People ask me why I’m interested in interfaith being an atheist. My family is not involved in faith or interfaith being non-practicing Anglicans. I’m from a small town with little to no diversity in faith or any matters. I don’t know is the honest answer what drew me to interfaith. I have always had an interest in learning and hearing about religion ever since doing R.E. at High School. Yet, what stands out for me about interfaith, and has led to me getting involved, has been its potential for change.
This is essential now more than ever with a growing number of social issues in the UK including religious and racial discrimination. Such discrimination has been endorsed and espoused by populists for their own agendas. Since Brexit these issues have only increased as we argue over what being British means, and what we should stand for. A question that has been bubbling under the surface for years long before Brexit.
To me interfaith offers a bridge in times of divide. One that we can use to fight issues facing religious communities and the UK in general. CCJ has proven this by raising awareness around modern slavery through Christian-Jewish engagement. Interfaith offers a chance to bond over joint principles whilst respecting religious’ differences. Today we are made to pick sides; Labour or Conservative, Remainer or Brexiter, and many others. We are then made to believe those who oppose our side are our enemy.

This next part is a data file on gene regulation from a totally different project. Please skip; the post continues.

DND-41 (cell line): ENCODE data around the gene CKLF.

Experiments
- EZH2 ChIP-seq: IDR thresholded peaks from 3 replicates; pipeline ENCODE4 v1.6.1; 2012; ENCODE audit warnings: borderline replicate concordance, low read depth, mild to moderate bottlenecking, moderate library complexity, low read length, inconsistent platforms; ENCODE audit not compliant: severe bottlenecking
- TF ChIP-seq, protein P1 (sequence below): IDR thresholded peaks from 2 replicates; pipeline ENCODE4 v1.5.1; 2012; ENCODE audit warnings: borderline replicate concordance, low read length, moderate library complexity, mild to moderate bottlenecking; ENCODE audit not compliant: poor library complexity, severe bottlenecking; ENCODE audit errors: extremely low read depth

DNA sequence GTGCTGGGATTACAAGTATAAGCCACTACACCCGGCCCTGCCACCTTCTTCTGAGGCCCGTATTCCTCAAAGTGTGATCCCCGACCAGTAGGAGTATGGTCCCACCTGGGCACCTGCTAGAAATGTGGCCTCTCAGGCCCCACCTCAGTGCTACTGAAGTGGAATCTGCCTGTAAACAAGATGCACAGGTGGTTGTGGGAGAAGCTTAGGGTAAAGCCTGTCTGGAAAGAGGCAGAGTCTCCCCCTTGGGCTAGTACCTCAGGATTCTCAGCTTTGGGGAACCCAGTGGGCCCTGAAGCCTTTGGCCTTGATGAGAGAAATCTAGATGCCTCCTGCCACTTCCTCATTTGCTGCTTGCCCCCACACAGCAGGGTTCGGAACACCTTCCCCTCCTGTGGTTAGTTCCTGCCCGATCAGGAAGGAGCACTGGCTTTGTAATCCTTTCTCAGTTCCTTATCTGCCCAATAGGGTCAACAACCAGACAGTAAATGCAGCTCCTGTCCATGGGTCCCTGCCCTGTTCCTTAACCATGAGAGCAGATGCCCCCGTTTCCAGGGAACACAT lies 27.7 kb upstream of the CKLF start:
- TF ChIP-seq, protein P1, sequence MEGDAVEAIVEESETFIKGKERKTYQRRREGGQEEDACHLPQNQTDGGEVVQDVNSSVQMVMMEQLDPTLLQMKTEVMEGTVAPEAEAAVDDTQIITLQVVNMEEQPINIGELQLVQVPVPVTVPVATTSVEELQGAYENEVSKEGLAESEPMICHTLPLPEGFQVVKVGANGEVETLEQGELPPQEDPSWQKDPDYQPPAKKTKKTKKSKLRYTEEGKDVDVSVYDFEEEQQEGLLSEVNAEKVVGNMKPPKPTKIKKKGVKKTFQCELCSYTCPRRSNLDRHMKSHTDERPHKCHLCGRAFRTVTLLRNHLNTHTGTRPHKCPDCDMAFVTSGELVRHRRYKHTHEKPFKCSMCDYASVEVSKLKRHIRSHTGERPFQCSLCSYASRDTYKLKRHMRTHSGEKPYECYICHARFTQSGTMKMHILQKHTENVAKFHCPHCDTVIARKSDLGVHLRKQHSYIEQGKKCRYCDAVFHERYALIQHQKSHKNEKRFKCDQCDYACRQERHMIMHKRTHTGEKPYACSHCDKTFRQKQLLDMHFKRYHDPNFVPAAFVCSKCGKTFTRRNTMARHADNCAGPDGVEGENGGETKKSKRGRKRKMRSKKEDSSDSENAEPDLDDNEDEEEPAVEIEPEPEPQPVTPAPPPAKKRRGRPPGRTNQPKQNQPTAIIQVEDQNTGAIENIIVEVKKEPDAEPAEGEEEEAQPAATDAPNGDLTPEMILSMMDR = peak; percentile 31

Interfaith challenges this by offering us a chance to come together rather than focusing on rhetoric or politics. CCJ’s study tour of Israel-Palestine exemplifies this, showing the conflict through the eyes of those who live through it past headlines and rhetoric. In universities this issue has seen any dialogue too often shut down because it’s interpreted as a sign of surrender or betrayal. Dialogue in instances like this offer the only way we can hope to overcome such divides. Without it conflicts become zero sum games where victory for any side will mean incalculable suffering for every side.
Students are active and passionate about a variety of social issues. The students of today will also be the leaders of the future from politics to science. These two facts make interfaith on campus so essential. Interfaith brings with it skills, knowledge, and understanding. The opportunity to learn these are now more than ever vital with universities becoming degree factories at the expense of students’ personal development.
CCJ’s Campus Leadership Programme has allowed me to develop myself and work with a more diverse group of people than ever before. Interfaith has allowed me to listen to Christians, Jews, Muslims, Baha’is, Hindus, Sikhs, and Buddhists speak about their faith and their experiences. These topics had rarely crossed my mind before starting university but have now given me a new view on the world.
Interfaith has brought together people from all different faiths and none on campus who may have otherwise been separate. This is why programmes like CCJ’s, and more generally interfaith at universities, is so vital. They ensure these skills and principles go from one generation to the next. Moving forward we must promote further interfaith work on campuses. We must encourage universities to take a greater role alongside students in promoting interfaith. By doing this we can ensure that the leaders of the future will work towards a UK that is united and not divided.